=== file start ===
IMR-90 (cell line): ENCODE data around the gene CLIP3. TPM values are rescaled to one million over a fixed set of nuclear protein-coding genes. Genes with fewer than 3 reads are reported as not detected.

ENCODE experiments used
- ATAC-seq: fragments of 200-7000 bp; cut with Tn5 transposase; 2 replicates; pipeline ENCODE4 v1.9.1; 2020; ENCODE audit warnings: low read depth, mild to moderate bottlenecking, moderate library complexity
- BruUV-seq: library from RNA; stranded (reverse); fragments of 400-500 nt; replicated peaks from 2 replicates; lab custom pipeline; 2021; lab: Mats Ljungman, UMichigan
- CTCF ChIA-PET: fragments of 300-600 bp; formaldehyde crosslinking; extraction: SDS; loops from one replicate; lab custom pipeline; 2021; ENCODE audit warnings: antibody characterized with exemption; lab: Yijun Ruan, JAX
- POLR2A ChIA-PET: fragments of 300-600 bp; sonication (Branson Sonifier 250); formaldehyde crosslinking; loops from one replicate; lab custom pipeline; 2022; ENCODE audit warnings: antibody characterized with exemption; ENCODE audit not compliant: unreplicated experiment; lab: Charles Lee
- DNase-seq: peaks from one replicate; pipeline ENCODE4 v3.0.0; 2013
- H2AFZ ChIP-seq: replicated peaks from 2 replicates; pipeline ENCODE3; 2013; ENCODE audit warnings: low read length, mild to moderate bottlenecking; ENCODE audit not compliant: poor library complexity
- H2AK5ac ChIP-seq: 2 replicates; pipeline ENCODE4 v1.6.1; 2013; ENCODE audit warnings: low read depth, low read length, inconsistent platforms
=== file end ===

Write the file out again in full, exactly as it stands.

IMR-90 (cell line): ENCODE data around the gene CLIP3. TPM values are rescaled to one million over a fixed set of nuclear protein-coding genes. Genes with fewer than 3 reads are reported as not detected.

ENCODE experiments used
- ATAC-seq: fragments of 200-7000 bp; cut with Tn5 transposase; 2 replicates; pipeline ENCODE4 v1.9.1; 2020; ENCODE audit warnings: low read depth, mild to moderate bottlenecking, moderate library complexity
- BruUV-seq: library from RNA; stranded (reverse); fragments of 400-500 nt; replicated peaks from 2 replicates; lab custom pipeline; 2021; lab: Mats Ljungman, UMichigan
- CTCF ChIA-PET: fragments of 300-600 bp; formaldehyde crosslinking; extraction: SDS; loops from one replicate; lab custom pipeline; 2021; ENCODE audit warnings: antibody characterized with exemption; lab: Yijun Ruan, JAX
- POLR2A ChIA-PET: fragments of 300-600 bp; sonication (Branson Sonifier 250); formaldehyde crosslinking; loops from one replicate; lab custom pipeline; 2022; ENCODE audit warnings: antibody characterized with exemption; ENCODE audit not compliant: unreplicated experiment; lab: Charles Lee
- DNase-seq: peaks from one replicate; pipeline ENCODE4 v3.0.0; 2013
- H2AFZ ChIP-seq: replicated peaks from 2 replicates; pipeline ENCODE3; 2013; ENCODE audit warnings: low read length, mild to moderate bottlenecking; ENCODE audit not compliant: poor library complexity
- H2AK5ac ChIP-seq: 2 replicates; pipeline ENCODE4 v1.6.1; 2013; ENCODE audit warnings: low read depth, low read length, inconsistent platforms